Szymon Rodziewicz

Compiler Engineer on the Scala 3 Compiler Team, VirtusLab

Szymon works at the Scala 3 Compiler Team at VirtusLab, Scala Center, and EPFL. He leads the Scala Toolkit project and regularly contributes to the Scala 3 compiler and Scala documentation. His interest lies in making programming languages accessible and comfortable to work with. The organizer of the Kraków Scala User Group.

Programming languages are the tools that we use to communicate with machines. Regrettably, the human side of this interaction is not as well understood as the computer's perspective. How does the brain comprehend code? Given the human cognitive model, how to determine if a library or a functional programming language is well-designed? The Scala Toolkit is a new initiative by Scala Center and VirtusLab designed with these issues in mind. Its goal is to make the Scala language batteries-included and well-suited for newcomers and simple problems. In this talk, we will dive into the state of research on the neurocognitive perspective on programming. This insight helped us design the Scala Toolkit and decide its future steps. It can be surprisingly helpful and refreshing when designing new languages, building APIs, and just trying to write better code at your job. Moreover, it can deepen one's understanding of the good practices in the programming world.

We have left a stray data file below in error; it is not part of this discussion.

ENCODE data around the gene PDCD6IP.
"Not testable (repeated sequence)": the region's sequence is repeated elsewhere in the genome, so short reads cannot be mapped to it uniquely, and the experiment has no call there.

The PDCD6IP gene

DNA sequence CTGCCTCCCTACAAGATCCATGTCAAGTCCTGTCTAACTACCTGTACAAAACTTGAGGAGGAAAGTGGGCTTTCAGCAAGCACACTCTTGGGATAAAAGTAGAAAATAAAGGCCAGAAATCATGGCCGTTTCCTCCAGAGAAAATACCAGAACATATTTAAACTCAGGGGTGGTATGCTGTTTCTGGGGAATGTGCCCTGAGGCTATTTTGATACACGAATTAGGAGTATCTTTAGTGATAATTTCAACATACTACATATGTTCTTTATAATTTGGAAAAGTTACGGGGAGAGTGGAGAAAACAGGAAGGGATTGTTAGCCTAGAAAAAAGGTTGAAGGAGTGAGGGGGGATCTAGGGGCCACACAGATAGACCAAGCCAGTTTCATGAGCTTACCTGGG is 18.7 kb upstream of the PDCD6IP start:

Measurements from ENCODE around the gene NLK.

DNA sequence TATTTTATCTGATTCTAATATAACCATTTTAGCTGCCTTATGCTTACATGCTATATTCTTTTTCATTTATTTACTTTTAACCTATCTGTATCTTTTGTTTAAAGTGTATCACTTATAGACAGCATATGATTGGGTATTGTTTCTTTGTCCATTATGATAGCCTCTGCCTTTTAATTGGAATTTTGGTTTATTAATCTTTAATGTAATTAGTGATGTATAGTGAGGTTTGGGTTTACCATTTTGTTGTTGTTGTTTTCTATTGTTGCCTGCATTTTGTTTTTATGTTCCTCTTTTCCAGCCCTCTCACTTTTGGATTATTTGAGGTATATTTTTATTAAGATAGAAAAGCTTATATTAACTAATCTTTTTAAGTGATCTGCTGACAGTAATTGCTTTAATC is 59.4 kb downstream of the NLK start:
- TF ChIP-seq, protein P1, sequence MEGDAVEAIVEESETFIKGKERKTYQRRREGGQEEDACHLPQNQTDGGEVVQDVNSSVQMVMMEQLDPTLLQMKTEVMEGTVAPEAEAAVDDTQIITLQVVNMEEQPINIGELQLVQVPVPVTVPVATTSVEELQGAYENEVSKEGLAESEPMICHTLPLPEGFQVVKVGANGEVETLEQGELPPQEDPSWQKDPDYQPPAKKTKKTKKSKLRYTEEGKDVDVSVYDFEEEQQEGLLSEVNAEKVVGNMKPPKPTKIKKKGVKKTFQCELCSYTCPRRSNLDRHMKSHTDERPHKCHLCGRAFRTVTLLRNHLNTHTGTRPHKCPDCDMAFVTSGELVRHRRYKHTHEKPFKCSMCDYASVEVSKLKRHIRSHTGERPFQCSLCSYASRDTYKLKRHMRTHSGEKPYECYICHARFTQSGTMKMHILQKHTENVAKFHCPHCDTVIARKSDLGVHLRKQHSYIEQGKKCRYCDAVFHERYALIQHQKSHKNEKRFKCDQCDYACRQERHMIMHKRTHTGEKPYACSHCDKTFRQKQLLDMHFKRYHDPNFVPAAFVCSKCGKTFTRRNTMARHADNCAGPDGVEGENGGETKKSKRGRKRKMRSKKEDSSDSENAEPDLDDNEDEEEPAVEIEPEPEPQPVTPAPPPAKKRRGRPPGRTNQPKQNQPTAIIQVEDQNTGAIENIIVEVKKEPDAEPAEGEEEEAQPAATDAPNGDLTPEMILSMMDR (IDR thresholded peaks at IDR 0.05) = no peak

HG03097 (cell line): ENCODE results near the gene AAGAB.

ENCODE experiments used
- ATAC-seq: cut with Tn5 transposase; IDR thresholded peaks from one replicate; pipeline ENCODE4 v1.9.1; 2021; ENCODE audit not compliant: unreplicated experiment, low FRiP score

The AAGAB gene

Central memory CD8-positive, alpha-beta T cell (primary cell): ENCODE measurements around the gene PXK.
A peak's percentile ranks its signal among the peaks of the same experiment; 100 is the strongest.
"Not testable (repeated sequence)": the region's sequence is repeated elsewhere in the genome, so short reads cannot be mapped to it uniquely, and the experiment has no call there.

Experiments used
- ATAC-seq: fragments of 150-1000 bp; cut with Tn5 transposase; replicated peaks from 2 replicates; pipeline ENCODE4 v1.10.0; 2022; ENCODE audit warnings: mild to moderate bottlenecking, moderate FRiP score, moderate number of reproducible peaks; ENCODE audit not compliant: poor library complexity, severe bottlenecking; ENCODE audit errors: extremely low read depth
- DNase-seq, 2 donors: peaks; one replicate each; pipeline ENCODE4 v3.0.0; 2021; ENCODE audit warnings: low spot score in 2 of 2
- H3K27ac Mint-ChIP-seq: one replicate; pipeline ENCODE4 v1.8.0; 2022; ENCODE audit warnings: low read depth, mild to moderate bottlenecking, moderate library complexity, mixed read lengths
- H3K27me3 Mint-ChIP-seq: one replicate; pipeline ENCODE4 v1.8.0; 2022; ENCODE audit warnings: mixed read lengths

OBJECTIVES

This talk aims to show the cognitive perspective on the programming process and how to apply it practically when designing languages, APIs, or just writing code at one's job. I will show a cognitive model explaining how the programmer's brain works with the code. This model is based on the current research but is also tailored to the programmer’s practical perspective. Based on this model, I will derive rules and perspectives that help design and write better code. Some of them, such as immutability in programming, or Cognitive Dimensions in UX research, are already being applied in the industry. Nevertheless, I will shine a new light on them. I will also present the Scala Toolkit and how it aims to improve the Scala developers’ experience.

AUDIENCE

A regular programmer may find a new and interesting perspective on writing good functional code every day. Language designers may get a broader context on approaching the developer experience (DX) side of their job. And everyone curious about how the world around us works can learn something about the interesting, new findings in the area of the human brain in the context of programming.


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